17. Schmelzer Valued Senior Member

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    Enigma was security by obscurity. It was not really safe.

    Modern encryption is safe. If implemented without errors. Even "consumer grade" is, say, safe enough to protect your data from access by the LEA. Here I do not mean, of course, the "consumer grade" products of US firms which are not Open Source, so that one can be sure the NSA has a backdoor.

    Instead, if the government software is not Open Source, it can be hacked much easier, and you will never know about this. Some evil (of course Russian) spies can modify the code, who will check this to find this out, if to look at it you need high level security clearance?

    In other words, the security you can obtain based on the classical police state methods are, in comparison with the security which can be obtained with modern Open Source software, much worse.
     
  18. iceaura Valued Senior Member

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    Enigma was safe, if implemented without errors.
    So?
    What's that got to do with HP's travesty here?
     
    Last edited: Oct 8, 2017
  19. Tiassa Let us not launch the boat ... Staff Member

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    Nothing. He's trying to change the subject.
     
  20. Kittamaru Now nearly 40 pounds lighter. Staff Member

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    Is that unexpected, given the source?
     
  21. Schmelzer Valued Senior Member

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    If you want to sell cybersecurity software in Russia, you have to open your source code to the Russian specialists. Russia does not want to allow security software with NSA backdoors sold in Russia. But, if they can see the source code, it does not matter that the Pentagon is using the same software - it will be allowed on the Russian market. And if HP does not have NSA backdoors in their code, but really secure software, and want to sell it on the Russian market, what would be the point of hiding the source code?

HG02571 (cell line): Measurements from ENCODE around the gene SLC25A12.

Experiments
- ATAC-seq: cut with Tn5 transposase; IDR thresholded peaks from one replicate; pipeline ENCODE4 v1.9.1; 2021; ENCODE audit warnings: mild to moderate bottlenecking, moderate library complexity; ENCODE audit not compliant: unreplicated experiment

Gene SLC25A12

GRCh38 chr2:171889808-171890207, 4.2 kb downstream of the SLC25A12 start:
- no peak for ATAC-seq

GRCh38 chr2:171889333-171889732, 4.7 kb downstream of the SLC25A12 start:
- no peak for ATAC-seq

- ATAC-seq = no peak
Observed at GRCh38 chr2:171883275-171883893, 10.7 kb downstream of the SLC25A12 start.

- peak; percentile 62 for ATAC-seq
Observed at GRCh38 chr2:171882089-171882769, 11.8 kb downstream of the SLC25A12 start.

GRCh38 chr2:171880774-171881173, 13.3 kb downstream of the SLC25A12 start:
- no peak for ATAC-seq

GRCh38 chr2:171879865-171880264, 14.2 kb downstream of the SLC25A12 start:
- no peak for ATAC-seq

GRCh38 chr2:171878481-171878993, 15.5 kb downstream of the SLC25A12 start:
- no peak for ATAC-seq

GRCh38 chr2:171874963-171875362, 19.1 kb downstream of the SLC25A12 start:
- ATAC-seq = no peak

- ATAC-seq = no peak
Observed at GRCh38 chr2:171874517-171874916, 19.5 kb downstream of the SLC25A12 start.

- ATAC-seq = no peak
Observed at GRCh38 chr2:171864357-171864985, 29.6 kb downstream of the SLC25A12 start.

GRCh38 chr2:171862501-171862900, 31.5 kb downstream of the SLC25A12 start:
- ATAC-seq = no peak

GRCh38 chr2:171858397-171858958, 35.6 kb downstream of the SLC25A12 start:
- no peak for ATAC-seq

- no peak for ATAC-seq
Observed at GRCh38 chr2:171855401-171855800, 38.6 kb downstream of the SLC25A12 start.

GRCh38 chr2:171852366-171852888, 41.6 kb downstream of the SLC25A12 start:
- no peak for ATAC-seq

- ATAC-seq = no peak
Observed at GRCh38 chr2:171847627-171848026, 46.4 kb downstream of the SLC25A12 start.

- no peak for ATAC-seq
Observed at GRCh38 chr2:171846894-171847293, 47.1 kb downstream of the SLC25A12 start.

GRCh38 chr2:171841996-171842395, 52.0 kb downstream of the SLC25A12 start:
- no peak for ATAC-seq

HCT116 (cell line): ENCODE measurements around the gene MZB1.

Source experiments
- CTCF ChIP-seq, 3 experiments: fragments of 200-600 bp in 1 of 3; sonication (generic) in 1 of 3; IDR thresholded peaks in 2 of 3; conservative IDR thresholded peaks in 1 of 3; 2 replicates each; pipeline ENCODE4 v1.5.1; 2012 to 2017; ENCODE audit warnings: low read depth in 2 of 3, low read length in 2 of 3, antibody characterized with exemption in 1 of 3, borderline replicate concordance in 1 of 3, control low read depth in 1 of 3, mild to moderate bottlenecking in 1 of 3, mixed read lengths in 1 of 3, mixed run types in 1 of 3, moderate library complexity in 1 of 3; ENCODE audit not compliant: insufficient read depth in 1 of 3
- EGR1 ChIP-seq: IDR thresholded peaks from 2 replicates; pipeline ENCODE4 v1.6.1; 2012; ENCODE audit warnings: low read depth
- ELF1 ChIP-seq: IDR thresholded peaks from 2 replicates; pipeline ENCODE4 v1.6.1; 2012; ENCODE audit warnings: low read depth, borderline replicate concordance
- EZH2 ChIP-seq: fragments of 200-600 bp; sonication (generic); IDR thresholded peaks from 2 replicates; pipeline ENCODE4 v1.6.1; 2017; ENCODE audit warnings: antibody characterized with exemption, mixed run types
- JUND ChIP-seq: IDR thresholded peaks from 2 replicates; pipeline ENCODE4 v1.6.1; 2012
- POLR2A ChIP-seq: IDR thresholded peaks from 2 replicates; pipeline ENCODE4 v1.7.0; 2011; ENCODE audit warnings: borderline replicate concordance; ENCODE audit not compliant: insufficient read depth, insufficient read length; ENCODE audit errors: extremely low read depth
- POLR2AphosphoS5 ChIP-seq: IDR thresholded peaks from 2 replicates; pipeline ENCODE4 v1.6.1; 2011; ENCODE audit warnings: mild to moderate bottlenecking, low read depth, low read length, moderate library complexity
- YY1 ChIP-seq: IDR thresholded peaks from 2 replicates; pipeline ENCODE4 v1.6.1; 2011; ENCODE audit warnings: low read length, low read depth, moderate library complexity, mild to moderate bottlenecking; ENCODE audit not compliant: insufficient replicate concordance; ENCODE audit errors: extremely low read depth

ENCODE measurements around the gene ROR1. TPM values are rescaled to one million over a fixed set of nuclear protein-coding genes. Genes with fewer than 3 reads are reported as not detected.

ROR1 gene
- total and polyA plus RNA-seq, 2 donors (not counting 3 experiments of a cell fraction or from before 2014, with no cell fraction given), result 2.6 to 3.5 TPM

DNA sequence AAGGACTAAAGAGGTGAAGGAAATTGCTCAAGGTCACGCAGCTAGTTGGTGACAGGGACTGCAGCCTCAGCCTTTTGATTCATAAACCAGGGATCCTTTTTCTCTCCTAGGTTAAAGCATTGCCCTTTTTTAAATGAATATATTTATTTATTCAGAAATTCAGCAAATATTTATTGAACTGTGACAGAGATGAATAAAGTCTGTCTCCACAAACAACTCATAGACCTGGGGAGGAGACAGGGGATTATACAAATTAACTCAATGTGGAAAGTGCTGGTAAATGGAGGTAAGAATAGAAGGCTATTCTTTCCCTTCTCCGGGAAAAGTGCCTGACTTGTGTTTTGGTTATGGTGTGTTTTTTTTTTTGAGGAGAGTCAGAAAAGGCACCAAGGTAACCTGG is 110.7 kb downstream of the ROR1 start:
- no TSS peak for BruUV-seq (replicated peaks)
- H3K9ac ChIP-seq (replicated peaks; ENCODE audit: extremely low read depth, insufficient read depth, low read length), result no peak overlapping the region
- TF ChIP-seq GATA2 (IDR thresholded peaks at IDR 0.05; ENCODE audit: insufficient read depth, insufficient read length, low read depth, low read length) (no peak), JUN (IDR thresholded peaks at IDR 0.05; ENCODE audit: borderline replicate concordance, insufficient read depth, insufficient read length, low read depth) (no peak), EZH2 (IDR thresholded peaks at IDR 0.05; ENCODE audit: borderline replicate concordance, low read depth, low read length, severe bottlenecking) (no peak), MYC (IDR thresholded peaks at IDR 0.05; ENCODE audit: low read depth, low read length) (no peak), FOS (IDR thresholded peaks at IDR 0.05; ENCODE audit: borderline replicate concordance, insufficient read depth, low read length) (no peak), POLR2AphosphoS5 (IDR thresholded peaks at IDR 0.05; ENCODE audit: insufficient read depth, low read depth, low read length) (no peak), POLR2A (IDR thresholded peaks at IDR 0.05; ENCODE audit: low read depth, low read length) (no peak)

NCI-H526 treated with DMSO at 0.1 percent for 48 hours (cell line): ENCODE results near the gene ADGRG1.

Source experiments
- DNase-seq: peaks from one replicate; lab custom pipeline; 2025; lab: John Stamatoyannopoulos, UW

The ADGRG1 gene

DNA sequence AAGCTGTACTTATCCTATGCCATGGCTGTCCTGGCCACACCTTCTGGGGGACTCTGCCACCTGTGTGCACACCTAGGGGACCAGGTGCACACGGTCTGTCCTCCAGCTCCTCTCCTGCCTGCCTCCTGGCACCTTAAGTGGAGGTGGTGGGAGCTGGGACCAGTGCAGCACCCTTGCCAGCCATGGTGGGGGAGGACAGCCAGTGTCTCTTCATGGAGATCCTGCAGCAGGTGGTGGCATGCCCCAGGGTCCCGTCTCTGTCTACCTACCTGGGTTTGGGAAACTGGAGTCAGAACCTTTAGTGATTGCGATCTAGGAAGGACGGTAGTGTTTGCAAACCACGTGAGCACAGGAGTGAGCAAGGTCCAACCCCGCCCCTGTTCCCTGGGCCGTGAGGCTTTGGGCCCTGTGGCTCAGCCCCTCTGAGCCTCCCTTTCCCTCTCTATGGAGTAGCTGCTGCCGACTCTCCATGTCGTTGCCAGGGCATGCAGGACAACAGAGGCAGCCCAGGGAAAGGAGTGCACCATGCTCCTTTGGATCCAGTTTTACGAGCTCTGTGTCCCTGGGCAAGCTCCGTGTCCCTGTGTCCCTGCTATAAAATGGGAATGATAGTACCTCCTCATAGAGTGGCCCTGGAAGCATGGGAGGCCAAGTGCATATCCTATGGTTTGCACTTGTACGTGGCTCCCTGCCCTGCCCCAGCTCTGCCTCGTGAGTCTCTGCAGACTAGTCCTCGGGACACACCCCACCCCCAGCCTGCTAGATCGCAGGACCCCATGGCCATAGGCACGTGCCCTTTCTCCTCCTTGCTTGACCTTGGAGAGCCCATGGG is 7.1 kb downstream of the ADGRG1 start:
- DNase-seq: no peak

That the US is actually going insane about Russian hackers is an American problem. Forbid to open the source code to American firms, your choice. The international competition will be happy that there will be no longer any American competitors - in all countries which are not so stupid to allow security software with NSA backdoors.
     
    Last edited: Oct 9, 2017
  22. iceaura Valued Senior Member

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    Sure. But that means - if you are sane - you don't use that same software for cybersecurity at the Pentagon.
    They didn't hide the source code.
    So? Russian hackers are an American problem, of course. They are also problems for other countries.
    Now what are you babbling about?
    Few countries are stupid enough to think that NSA backdoors are the only security issues they have to worry about.

    But yeah - NSA backdoors like the current ones are a bad idea, and Americans clearly need to quit electing Republicans and roll back some of the damage d0ne.
     
  23. The God Valued Senior Member

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    Cyber security software source code shown. So what?

    I think one of the participants here should be a software expert. Mere showing the code (it has encryption decryption and other aspect which will always be buyer specific) will not cause any easy hacking of US installations. Infact it is as good or as bad as having nothing for those who wish to hack it. Those hackers are not some run of the mill coders, they know much more than the basic premises and I am sure that's what is shown to Russians, and of course Russians are not stupid to ask HP to show them how to get into US systems and HP is not that stupid to demonstrate to them how to have access to Pentagon files residing in US secure servers. It's crazy.

    I am sure even HP will not be able to hack it.